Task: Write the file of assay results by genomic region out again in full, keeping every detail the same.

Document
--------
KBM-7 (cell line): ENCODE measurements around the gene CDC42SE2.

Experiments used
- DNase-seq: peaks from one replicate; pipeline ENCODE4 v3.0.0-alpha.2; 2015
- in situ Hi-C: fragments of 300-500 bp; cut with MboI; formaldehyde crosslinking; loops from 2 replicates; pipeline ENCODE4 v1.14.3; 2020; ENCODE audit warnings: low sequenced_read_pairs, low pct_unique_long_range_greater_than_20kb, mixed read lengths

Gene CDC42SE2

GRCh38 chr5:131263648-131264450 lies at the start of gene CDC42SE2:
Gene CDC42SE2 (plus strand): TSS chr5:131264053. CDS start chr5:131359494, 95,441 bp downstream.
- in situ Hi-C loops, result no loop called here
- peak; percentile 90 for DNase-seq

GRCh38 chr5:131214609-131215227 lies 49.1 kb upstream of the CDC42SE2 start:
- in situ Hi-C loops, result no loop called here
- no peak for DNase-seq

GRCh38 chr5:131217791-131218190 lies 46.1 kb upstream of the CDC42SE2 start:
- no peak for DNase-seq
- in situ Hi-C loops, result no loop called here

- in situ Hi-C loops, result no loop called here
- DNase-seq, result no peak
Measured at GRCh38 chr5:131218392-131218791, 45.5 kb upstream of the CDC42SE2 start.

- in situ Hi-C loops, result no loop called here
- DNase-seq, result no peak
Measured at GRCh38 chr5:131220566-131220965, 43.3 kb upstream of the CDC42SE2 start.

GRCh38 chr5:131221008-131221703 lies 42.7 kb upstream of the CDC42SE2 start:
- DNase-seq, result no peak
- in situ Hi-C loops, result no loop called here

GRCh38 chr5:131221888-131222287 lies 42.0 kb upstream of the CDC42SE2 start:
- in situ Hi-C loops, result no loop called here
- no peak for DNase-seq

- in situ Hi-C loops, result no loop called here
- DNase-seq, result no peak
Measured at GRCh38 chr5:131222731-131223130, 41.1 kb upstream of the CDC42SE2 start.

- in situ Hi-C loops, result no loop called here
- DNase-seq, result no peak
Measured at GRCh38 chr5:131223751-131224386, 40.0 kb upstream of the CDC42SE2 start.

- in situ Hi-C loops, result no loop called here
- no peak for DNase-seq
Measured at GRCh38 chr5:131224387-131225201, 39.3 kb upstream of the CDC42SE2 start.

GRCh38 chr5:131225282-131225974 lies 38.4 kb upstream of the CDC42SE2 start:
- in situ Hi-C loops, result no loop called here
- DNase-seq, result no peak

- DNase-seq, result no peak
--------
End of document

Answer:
KBM-7 (cell line): ENCODE measurements around the gene CDC42SE2.

Experiments used
- DNase-seq: peaks from one replicate; pipeline ENCODE4 v3.0.0-alpha.2; 2015
- in situ Hi-C: fragments of 300-500 bp; cut with MboI; formaldehyde crosslinking; loops from 2 replicates; pipeline ENCODE4 v1.14.3; 2020; ENCODE audit warnings: low sequenced_read_pairs, low pct_unique_long_range_greater_than_20kb, mixed read lengths

Gene CDC42SE2

GRCh38 chr5:131263648-131264450 lies at the start of gene CDC42SE2:
Gene CDC42SE2 (plus strand): TSS chr5:131264053. CDS start chr5:131359494, 95,441 bp downstream.
- in situ Hi-C loops, result no loop called here
- peak; percentile 90 for DNase-seq

GRCh38 chr5:131214609-131215227 lies 49.1 kb upstream of the CDC42SE2 start:
- in situ Hi-C loops, result no loop called here
- no peak for DNase-seq

GRCh38 chr5:131217791-131218190 lies 46.1 kb upstream of the CDC42SE2 start:
- no peak for DNase-seq
- in situ Hi-C loops, result no loop called here

- in situ Hi-C loops, result no loop called here
- DNase-seq, result no peak
Measured at GRCh38 chr5:131218392-131218791, 45.5 kb upstream of the CDC42SE2 start.

- in situ Hi-C loops, result no loop called here
- DNase-seq, result no peak
Measured at GRCh38 chr5:131220566-131220965, 43.3 kb upstream of the CDC42SE2 start.

GRCh38 chr5:131221008-131221703 lies 42.7 kb upstream of the CDC42SE2 start:
- DNase-seq, result no peak
- in situ Hi-C loops, result no loop called here

GRCh38 chr5:131221888-131222287 lies 42.0 kb upstream of the CDC42SE2 start:
- in situ Hi-C loops, result no loop called here
- no peak for DNase-seq

- in situ Hi-C loops, result no loop called here
- DNase-seq, result no peak
Measured at GRCh38 chr5:131222731-131223130, 41.1 kb upstream of the CDC42SE2 start.

- in situ Hi-C loops, result no loop called here
- DNase-seq, result no peak
Measured at GRCh38 chr5:131223751-131224386, 40.0 kb upstream of the CDC42SE2 start.

- in situ Hi-C loops, result no loop called here
- no peak for DNase-seq
Measured at GRCh38 chr5:131224387-131225201, 39.3 kb upstream of the CDC42SE2 start.

GRCh38 chr5:131225282-131225974 lies 38.4 kb upstream of the CDC42SE2 start:
- in situ Hi-C loops, result no loop called here
- DNase-seq, result no peak

- DNase-seq, result no peak